New Dietary Guidelines May Lighten Caution Against Cholesterol
ROBERT SIEGEL, HOST:
We've been told for decades to limit cholesterol-rich foods, but now, that advice may be changing. A panel of top experts appointed by the federal government is expected to update recommendations on what we should be eating. And NPR's food and health correspondent, Allison Aubrey, joins us now to talk about it. Hi-ya.
ALLISON AUBREY, BYLINE: Hi there, Robert.
SIEGEL: We've been told to avoid cholesterol forever, and generations have grown up with that idea. What's changing?
AUBREY: That's right. A lot of us grew up thinking eggs were a no-no, right? Back in the 1970s, that's when experts first started making links between heart disease and diet. And that's when dietary cholesterol was really fingered as a problem. Now, cholesterol is found in animal products - meat, eggs, cheese, butter. And the thinking was that the amount Americans were eating was responsible for the increasing prevalence of heart disease.
SIEGEL: And what's happened now?
AUBREY: Well, in short, as researchers have continued to study this, they've concluded that there's really not strong evidence to support the idea that eating a lot of cholesterol in foods leads directly to higher amounts of bad artery-clogging cholesterol in our bloodstreams.
In fact, the American Heart Association changed its policy on dietary cholesterol in 2013, citing insufficient evidence on this link. And that's the new science that the dietary guidelines committee is responding to. Now, I should point out that their final report has not been released yet, so the details of their message on cholesterol is just not clear yet.
SIEGEL: We're talking about high-cholesterol foods. Does this mean that we don't have to worry about having high cholesterol?
AUBREY: No, the thinking has not changed about the risks of having high levels of LDL cholesterol in the blood. That is still linked to an increased risk of heart disease. Now, what has evolved over time is a greater understanding of where the cholesterol comes from.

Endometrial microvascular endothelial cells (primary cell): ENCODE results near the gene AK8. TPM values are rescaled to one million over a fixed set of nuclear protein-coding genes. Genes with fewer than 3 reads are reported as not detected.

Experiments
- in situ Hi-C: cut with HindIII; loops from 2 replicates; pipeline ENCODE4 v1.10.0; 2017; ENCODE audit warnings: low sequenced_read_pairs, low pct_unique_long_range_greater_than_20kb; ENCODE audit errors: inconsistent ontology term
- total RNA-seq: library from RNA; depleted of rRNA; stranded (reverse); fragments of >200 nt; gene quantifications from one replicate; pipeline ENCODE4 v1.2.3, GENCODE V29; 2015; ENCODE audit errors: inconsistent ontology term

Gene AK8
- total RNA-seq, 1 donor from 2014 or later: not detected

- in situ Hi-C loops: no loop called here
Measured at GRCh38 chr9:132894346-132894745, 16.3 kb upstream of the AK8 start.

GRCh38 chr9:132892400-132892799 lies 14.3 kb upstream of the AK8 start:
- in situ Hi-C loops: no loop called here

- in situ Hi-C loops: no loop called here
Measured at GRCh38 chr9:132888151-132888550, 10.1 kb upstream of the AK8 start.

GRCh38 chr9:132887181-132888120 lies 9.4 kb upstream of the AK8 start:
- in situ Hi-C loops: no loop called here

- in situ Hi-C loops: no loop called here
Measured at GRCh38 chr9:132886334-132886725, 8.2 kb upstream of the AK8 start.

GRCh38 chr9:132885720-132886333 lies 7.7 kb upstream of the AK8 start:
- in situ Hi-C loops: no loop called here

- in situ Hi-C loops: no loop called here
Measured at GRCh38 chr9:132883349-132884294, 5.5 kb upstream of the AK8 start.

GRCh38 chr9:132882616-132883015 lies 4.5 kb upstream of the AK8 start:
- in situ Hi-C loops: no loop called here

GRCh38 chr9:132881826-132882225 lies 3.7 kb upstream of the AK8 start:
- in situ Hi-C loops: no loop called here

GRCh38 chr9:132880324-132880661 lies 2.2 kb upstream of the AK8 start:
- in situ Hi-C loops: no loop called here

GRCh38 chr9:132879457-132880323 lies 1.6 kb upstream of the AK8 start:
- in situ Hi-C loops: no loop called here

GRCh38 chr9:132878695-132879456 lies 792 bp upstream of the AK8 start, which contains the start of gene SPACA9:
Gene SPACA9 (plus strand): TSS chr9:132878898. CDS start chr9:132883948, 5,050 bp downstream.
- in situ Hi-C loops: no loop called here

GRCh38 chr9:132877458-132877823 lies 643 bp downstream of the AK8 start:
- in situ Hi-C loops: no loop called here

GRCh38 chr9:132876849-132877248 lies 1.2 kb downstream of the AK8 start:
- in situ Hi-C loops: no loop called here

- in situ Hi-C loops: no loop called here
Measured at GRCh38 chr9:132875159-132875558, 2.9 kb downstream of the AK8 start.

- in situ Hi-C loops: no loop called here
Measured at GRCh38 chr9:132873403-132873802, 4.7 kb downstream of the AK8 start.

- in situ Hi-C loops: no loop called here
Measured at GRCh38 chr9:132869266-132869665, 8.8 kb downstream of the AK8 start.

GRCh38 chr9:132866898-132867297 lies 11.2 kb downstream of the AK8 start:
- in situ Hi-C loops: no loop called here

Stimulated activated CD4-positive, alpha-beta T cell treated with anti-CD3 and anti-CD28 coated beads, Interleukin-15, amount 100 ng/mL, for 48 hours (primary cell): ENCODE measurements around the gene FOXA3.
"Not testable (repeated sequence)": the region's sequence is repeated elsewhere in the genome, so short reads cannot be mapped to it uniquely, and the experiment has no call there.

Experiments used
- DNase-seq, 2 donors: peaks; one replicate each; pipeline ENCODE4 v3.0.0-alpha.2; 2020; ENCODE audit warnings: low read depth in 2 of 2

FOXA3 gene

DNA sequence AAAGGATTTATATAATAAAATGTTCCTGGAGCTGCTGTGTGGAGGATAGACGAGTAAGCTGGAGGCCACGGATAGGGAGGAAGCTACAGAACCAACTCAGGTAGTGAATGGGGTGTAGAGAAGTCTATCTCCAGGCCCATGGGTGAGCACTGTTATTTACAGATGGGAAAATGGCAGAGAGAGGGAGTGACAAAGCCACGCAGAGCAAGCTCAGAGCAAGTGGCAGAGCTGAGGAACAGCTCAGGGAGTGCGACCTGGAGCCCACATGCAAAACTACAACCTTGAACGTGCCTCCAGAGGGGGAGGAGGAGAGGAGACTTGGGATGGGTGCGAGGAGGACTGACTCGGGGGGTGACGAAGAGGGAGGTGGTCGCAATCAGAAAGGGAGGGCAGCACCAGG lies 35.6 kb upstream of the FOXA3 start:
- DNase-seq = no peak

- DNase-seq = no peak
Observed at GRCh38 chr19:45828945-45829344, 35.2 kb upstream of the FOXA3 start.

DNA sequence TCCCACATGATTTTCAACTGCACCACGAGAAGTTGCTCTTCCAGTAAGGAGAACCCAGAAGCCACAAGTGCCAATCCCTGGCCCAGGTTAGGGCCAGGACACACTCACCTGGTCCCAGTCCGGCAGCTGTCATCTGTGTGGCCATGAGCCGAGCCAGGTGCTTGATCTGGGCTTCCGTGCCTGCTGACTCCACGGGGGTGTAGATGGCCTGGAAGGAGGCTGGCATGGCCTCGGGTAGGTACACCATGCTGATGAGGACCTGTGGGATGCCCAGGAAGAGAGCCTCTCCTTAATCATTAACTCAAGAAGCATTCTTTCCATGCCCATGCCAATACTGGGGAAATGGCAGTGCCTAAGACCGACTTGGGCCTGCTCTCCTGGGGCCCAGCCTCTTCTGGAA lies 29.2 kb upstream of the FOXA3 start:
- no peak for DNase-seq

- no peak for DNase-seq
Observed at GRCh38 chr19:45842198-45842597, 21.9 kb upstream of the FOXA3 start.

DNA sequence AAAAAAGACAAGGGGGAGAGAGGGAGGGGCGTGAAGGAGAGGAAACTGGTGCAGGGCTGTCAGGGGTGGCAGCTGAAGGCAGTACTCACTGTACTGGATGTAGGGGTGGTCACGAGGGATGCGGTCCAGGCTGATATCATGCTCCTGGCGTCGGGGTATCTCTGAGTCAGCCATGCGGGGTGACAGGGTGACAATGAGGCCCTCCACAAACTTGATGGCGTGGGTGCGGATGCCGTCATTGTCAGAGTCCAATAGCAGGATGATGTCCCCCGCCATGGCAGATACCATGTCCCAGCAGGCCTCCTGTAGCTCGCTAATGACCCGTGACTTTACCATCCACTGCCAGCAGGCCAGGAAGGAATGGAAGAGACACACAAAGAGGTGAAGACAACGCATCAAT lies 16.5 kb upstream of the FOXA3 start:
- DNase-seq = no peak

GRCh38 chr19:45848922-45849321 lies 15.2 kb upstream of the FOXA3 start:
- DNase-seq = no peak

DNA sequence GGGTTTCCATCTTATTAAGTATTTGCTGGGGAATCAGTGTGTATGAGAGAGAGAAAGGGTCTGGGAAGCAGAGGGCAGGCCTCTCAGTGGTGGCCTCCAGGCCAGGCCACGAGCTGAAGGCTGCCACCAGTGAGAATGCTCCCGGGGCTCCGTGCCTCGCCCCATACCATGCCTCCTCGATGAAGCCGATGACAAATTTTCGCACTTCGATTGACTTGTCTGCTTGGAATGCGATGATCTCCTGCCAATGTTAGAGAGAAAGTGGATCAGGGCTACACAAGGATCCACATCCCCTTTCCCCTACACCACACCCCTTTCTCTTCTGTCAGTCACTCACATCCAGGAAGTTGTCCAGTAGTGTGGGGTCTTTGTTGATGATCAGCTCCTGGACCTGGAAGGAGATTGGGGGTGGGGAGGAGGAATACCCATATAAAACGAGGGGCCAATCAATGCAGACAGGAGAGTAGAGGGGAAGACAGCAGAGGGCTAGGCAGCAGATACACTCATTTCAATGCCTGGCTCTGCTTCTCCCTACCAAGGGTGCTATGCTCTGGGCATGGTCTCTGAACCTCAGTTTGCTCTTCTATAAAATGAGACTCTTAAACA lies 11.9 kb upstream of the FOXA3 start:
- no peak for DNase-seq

So our bodies make all the cholesterol we need. And for most people, it doesn't seem that the cholesterol we get directly from foods makes a significant difference in determining the levels of cholesterol in our blood. What does determine this is a whole range of other factors, including your genes, the amount of exercise you get and your overall pattern of eating.
SIEGEL: Well, what's the expectation of what we'll see in the new guidelines?
AUBREY: Well, we'll have to wait to see how far the committee goes. But I would say that based on the science, experts have already concluded that for most healthy people, an egg a day is fine. Studies show that eating one egg per day is not going to significantly increase artery-clogging cholesterol in healthy people.
But here's the caveat - a lot of the foods that contain cholesterol are also often very high in saturated fat. Think of meat and cheese, which Americans eat a lot of. So regardless of a new message on cholesterol, this is not going to be a green light to eat all of the bacon cheeseburgers you want. In fact, I would bet that what we can expect to see when this new report comes out is a continued focus on, you know, eating a healthy diet where you limit added sugars and, at any given meal, fill up half your plate with fruits and vegetables.
SIEGEL: Thank you, Allison.
AUBREY: Thank you, Robert.
SIEGEL: That's NPR's food and health correspondent Allison Aubrey.
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